Culture of Life
GOD: DON’T LEAVE HOME WITHOUT HIM
BY JOSEPH PRONECHEN
August 6-12, 2006 Issue | Posted 8/7/06 at 9:00 AM
Vacation time’s here. Time to step outside the rat race. Unplug the alarm clock. Take the family somewhere fun or relaxing. Get away from it all.
See you at Mass in a couple of weeks.
Whoa! What’s wrong with this
picture? Going on vacation should never mean taking an intermission from the
faith. On the contrary, as Popes John Paul II and Benedict show us each summer
in the mountains and at
Jeff and Lisa Spillane of
“With our faith growing and developing, we realize vacation time has to be an extension of what we do at home,” explains Lisa. “There are so many ways to form your children. Vacation is another opportunity to do that.”
The parents make sure their vacation spot is near a Catholic church so the family can attend Mass — daily, if possible.
“You have to teach your children that being a Christian is not a sometimes thing,” adds Jeff. “It’s an all-the-time thing.” Even forgetting to bring their usual church clothes along on one camping vacation didn’t stop them.
“We’d rather show up as
ragamuffins,” says Jeff, “than not go to
Reminding that Sunday Eucharist is
essential, Conventual Franciscan Father John Grigus of Marytown says parents
should plan ahead to know where the churches are located. He suggests looking
at the MassTimes.org website. A ministry of Pauline Books & Media, it’s a
That’s what the Spillanes do. “As soon as we get to our destination,” says Lisa, “we check out the church.”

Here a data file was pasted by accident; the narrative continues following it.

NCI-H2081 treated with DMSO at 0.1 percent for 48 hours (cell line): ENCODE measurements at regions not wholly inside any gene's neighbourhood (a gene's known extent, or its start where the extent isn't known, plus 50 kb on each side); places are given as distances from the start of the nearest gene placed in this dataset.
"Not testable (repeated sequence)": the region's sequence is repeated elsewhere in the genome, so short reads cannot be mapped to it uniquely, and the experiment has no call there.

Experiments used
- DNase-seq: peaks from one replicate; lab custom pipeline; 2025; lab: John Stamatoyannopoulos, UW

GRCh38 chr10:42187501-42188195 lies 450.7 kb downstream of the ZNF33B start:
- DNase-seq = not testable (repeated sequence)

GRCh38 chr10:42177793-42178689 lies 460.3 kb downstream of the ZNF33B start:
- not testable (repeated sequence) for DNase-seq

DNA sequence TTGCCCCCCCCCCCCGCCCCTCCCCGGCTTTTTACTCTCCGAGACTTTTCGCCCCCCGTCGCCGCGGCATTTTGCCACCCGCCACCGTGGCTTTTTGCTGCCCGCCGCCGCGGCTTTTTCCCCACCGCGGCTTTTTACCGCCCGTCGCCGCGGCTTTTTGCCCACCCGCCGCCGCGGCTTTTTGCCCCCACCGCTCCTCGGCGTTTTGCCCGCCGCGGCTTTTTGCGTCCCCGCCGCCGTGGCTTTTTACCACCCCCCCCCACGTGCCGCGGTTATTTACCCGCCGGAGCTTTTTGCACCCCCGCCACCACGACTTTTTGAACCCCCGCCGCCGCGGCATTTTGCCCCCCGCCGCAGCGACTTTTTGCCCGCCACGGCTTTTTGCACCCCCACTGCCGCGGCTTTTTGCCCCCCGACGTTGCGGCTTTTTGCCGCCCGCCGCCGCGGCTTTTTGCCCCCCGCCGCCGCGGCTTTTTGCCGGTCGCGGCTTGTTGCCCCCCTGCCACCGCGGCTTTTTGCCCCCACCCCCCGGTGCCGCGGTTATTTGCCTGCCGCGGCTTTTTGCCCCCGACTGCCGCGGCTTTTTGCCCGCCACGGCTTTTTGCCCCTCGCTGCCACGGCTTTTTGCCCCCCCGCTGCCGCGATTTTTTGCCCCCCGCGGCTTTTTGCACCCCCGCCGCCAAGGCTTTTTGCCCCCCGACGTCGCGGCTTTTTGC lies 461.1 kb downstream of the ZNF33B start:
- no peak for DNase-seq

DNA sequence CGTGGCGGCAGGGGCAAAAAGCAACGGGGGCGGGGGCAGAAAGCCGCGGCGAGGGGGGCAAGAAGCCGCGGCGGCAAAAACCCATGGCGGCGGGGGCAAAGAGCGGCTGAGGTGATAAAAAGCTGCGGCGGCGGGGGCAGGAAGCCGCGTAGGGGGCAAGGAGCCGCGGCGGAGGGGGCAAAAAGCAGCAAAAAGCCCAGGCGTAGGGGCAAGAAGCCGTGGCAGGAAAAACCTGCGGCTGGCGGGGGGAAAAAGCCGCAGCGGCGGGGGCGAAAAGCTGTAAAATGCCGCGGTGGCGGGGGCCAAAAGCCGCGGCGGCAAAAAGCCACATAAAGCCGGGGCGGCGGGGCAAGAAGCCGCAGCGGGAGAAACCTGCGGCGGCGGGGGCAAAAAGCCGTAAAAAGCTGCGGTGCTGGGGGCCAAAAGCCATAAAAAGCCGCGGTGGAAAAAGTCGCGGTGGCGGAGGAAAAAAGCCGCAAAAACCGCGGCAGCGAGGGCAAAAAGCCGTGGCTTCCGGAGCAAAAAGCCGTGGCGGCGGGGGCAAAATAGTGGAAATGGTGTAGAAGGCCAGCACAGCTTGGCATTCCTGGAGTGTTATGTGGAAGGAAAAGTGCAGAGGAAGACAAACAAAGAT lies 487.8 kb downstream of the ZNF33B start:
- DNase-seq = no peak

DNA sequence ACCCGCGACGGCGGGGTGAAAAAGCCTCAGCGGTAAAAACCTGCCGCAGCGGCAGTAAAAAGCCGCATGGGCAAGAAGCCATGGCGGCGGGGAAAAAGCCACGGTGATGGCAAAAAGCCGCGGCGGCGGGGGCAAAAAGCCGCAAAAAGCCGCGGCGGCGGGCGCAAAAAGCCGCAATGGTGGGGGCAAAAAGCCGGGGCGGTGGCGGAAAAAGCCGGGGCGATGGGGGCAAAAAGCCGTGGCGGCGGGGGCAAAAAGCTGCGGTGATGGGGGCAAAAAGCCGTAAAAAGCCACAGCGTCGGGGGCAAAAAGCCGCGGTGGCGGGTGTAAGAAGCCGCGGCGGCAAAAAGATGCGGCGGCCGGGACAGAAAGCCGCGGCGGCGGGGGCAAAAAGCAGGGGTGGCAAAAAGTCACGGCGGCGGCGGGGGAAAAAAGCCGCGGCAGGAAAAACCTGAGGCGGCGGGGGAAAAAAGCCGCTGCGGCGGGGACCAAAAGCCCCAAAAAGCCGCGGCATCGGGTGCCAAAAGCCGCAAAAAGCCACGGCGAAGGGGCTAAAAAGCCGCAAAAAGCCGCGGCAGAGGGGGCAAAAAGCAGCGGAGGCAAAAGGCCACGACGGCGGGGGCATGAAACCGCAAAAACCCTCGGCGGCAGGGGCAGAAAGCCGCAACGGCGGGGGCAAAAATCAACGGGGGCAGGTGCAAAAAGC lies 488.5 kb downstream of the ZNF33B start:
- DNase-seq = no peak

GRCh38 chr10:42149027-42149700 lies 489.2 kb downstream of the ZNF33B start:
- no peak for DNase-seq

They check times not only for Mass but also for confession and adoration. Last year they vacationed at Amelia Island, Fla., where they went to daily Mass and still had plenty of fun in the sun.
Dennis and Lisa Reilly of
“They think it’s kind of neat,”
says Lisa Reilly about the kids’ wide-eyed wonder. “
The Spillanes also reap benefits by becoming part of the “vacation church” community for the whole week. “It’s so cool because we meet the parishioners,” says Lisa. “It reminds me of the Creed: We’re united to each other in our faith wherever we go. And it’s a great way for the children to see wherever they go they can practice their faith.”
The family has been invited to ice cream socials and church Sunday picnics. They’ve participated in a parish mission and made Catholic friends along the way.
Prayer shouldn’t get the backseat or be suspended like the newspaper delivery, either.
“Outside of Mass the other important thing is for families to maintain the family Rosary,” counsels Father Grigus. It’s a wonderful practice for the family to pray it while driving. “This way they bring the protection and intercession of Our Lady when traveling.” Her intercession is to protect them from accidents and mishaps and to protect them on the spiritual level as well, especially the children.
“We’re in the midst of a world that’s very dark, not filled with grace,” he says, pointing out that kids will “see things on the billboards and all over the place that are not good for the soul.”
Father Grigus points out that, in his priestly prayer in John 17, Jesus prays for the 12 and for those who believe in him.